PicnicHealth, a startup that helps patients access and share their medical records, raked in $25 million in new Series B funding round led by Felicis Ventures.
This comes roughly two years after the California company raised $10 million in its Series A round.
As part of the new deal Sundeep Peechu, managing director at Felicis Ventures will take a seat on PicnicHealth’s board of directors.
WHAT THEY DO
The company got its start by helping to democratize patients' health records. The service is able to capture and digitize a patient’s medical records, including visits to the doctors, lab results and medications. Patients are able to look at medical trends and changes over time. Additionally, the system lets patients see scans from their phone and share their health information with a provider or loved one.
The company also lets patients share their information with researchers. In fact, the company recently inked a deal with Roche subsidiary Genentech that will provide the pharmaceutical company access to PicnicHealth’s set of de-identified patient records in order to gain insights about certain disease and treatments. Patients need to opt into this program and consent.
WHAT IT’S FOR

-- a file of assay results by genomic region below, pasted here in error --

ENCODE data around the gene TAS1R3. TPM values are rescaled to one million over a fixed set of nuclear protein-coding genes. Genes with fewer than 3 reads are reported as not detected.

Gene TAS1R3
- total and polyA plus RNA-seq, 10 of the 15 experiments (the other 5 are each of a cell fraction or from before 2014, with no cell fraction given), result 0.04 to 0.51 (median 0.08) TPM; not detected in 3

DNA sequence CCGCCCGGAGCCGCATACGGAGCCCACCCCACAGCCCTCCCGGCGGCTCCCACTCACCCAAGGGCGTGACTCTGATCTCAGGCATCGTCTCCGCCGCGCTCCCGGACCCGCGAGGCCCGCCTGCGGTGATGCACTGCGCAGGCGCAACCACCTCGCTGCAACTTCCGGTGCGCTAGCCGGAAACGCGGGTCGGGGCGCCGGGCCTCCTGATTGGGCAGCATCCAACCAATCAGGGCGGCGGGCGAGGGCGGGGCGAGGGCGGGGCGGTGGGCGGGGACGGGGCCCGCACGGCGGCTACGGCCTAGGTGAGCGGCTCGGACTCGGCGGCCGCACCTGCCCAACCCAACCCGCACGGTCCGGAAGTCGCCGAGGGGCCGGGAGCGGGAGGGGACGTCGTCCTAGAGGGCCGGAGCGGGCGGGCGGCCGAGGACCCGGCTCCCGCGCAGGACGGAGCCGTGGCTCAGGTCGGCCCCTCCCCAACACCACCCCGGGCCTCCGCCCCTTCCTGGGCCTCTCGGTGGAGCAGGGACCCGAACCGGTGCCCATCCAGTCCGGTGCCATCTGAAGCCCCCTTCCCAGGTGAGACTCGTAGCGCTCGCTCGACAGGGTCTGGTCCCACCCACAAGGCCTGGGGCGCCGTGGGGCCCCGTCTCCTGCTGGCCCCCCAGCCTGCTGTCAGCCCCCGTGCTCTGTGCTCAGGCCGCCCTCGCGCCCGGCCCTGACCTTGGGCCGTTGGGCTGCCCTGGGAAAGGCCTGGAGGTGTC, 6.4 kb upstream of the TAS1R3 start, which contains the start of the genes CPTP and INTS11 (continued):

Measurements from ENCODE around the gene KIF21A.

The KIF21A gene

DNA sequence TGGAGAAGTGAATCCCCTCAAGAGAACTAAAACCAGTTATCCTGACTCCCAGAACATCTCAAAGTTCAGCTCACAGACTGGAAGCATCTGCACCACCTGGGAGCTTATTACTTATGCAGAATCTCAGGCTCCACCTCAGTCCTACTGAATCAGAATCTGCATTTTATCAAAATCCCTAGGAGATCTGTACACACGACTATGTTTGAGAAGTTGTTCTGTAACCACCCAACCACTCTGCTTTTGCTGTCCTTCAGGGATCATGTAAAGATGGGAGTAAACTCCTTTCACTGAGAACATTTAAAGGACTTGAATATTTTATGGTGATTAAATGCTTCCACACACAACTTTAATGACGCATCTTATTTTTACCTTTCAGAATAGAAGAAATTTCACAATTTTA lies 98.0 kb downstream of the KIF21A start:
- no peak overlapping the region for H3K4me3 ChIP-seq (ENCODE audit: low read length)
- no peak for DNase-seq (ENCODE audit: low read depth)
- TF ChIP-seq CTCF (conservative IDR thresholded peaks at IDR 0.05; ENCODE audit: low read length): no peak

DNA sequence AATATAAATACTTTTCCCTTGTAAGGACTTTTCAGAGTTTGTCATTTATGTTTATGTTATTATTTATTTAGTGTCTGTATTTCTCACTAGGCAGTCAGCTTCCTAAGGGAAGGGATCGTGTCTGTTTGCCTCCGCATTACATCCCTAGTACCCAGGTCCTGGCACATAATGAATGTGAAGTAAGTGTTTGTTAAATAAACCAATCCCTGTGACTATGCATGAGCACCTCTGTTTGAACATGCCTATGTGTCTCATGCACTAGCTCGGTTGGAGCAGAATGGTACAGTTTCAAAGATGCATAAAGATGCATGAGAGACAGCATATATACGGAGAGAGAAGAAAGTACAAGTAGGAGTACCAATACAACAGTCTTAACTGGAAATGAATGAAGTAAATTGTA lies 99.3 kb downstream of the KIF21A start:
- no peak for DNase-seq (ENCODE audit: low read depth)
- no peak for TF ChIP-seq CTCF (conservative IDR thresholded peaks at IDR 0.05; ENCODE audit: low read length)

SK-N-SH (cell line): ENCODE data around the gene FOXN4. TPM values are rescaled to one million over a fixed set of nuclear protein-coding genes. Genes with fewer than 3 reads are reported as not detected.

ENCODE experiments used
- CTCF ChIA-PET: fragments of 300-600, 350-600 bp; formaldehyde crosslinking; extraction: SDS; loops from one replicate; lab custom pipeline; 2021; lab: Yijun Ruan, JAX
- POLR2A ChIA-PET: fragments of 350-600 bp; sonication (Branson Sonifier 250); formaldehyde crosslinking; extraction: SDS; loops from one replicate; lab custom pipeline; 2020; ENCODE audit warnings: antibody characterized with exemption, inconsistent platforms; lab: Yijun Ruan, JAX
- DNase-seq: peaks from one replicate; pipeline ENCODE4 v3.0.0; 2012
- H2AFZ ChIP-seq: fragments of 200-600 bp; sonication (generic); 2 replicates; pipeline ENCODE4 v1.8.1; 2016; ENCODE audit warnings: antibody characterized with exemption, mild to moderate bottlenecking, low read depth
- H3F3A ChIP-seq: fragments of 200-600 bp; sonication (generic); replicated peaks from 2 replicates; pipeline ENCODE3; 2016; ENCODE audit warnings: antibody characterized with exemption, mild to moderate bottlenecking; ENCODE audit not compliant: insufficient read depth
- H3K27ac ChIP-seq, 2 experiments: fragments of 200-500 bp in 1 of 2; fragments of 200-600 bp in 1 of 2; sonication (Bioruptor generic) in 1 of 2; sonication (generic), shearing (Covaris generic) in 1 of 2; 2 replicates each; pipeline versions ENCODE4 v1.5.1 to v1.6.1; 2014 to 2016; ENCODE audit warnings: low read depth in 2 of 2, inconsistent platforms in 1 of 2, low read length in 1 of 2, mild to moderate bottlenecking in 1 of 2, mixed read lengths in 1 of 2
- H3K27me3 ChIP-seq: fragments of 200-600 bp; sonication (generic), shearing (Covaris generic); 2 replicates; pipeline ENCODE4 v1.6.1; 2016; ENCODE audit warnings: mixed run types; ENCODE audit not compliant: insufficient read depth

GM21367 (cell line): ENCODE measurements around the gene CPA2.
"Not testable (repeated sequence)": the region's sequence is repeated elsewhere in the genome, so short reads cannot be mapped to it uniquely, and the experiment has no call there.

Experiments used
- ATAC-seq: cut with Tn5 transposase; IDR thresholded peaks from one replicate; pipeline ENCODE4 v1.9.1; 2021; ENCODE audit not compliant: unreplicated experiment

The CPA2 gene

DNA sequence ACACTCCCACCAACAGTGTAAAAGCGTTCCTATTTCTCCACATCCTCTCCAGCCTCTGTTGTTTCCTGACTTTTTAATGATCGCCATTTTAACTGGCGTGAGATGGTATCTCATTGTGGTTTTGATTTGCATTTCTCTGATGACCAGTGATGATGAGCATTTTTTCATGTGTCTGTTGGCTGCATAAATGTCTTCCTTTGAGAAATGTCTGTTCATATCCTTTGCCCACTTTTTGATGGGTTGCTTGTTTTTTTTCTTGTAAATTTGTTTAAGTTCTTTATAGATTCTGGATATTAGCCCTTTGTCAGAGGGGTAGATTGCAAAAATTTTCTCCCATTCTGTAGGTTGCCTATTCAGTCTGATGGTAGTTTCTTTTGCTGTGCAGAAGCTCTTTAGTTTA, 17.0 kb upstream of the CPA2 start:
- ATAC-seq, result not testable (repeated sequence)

The company said that the new funds will be put towards new medical research that is based on real-world data that it captures from its users.
“PicnicHealth stands alone in the real-world evidence market by providing transformative value to patients with chronic conditions and to researchers working on cutting-edge treatments,” Sunil Dhaliwal, general partner of Amplify Partners, said in a statement. “We were thrilled to partner with the founders early in their journey, and are equally excited to partner once again in support of their explosive growth.”
Connecting health records has notoriously been a struggle in healthcare. However, several efforts, including the federal one, have looked to address this issue.
For example, last year CMS unveiled a new pilot program dubbed “Data at the Point of Care” (DPC), which employs an API to help give providers access to their patient’s medical data. The pilot was part of a larger program called MyHealthEData, which was focused on giving patients more access to their medical data.
Another effort in this space is Apple Health, which aggregates existing patient-generated data in a user's Health app with data from their EHR – if the user is a patient at a participating hospital.